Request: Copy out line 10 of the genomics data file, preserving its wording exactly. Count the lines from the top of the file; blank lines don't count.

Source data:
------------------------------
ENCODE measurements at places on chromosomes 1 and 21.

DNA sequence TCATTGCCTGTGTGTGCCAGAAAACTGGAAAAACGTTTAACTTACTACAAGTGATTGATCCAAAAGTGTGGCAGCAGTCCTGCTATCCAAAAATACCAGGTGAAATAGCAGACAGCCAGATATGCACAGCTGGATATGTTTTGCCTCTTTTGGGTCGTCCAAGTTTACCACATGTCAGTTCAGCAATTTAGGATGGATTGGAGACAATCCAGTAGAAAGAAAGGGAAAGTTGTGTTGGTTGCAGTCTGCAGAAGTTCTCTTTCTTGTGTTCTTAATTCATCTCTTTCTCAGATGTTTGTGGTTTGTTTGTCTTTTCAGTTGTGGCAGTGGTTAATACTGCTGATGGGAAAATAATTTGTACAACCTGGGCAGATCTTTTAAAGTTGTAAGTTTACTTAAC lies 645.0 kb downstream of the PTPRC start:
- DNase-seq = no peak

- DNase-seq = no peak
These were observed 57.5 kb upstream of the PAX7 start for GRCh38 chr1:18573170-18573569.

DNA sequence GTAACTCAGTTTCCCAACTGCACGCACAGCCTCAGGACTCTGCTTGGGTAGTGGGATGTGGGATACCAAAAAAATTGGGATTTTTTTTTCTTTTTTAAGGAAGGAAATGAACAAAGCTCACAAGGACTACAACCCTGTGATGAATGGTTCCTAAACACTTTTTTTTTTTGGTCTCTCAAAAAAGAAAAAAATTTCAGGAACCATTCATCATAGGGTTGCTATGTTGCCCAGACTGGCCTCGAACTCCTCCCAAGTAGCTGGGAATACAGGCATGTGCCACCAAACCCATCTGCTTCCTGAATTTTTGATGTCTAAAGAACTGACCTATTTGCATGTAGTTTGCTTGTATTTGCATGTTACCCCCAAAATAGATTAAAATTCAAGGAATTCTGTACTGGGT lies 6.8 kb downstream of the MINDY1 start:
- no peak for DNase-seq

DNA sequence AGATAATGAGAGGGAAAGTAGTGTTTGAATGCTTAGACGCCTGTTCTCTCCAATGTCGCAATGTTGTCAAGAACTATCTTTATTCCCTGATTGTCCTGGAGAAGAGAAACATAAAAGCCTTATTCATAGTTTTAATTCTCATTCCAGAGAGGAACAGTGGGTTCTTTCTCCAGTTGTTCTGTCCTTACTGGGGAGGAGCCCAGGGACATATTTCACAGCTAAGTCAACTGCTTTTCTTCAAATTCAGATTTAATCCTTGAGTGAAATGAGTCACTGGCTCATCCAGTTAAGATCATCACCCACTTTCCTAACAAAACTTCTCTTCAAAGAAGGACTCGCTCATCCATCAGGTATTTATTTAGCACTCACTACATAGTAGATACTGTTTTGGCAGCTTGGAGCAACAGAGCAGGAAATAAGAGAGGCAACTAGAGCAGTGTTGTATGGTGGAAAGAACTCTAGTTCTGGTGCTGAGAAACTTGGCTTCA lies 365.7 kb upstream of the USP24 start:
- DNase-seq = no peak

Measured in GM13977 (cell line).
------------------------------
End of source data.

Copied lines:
Measured in GM13977 (cell line).